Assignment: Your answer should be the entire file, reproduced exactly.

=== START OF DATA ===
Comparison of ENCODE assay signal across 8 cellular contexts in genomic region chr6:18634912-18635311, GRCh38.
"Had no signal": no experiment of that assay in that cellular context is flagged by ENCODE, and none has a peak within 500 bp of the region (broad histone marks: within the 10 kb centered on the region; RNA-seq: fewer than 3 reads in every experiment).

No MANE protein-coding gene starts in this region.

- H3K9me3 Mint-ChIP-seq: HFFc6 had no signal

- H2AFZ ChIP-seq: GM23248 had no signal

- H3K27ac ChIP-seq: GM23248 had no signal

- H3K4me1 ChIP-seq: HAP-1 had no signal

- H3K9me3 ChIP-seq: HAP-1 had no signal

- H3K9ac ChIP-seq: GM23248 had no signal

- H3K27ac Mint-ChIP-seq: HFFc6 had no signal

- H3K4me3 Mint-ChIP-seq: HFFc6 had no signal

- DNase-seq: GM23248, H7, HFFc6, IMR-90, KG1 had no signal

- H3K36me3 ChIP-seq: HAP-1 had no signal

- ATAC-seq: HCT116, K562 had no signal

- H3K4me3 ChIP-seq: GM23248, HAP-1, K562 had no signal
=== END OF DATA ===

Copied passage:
Comparison of ENCODE assay signal across 8 cellular contexts in genomic region chr6:18634912-18635311, GRCh38.
"Had no signal": no experiment of that assay in that cellular context is flagged by ENCODE, and none has a peak within 500 bp of the region (broad histone marks: within the 10 kb centered on the region; RNA-seq: fewer than 3 reads in every experiment).

No MANE protein-coding gene starts in this region.

- H3K9me3 Mint-ChIP-seq: HFFc6 had no signal

- H2AFZ ChIP-seq: GM23248 had no signal

- H3K27ac ChIP-seq: GM23248 had no signal

- H3K4me1 ChIP-seq: HAP-1 had no signal

- H3K9me3 ChIP-seq: HAP-1 had no signal

- H3K9ac ChIP-seq: GM23248 had no signal

- H3K27ac Mint-ChIP-seq: HFFc6 had no signal

- H3K4me3 Mint-ChIP-seq: HFFc6 had no signal

- DNase-seq: GM23248, H7, HFFc6, IMR-90, KG1 had no signal

- H3K36me3 ChIP-seq: HAP-1 had no signal

- ATAC-seq: HCT116, K562 had no signal

- H3K4me3 ChIP-seq: GM23248, HAP-1, K562 had no signal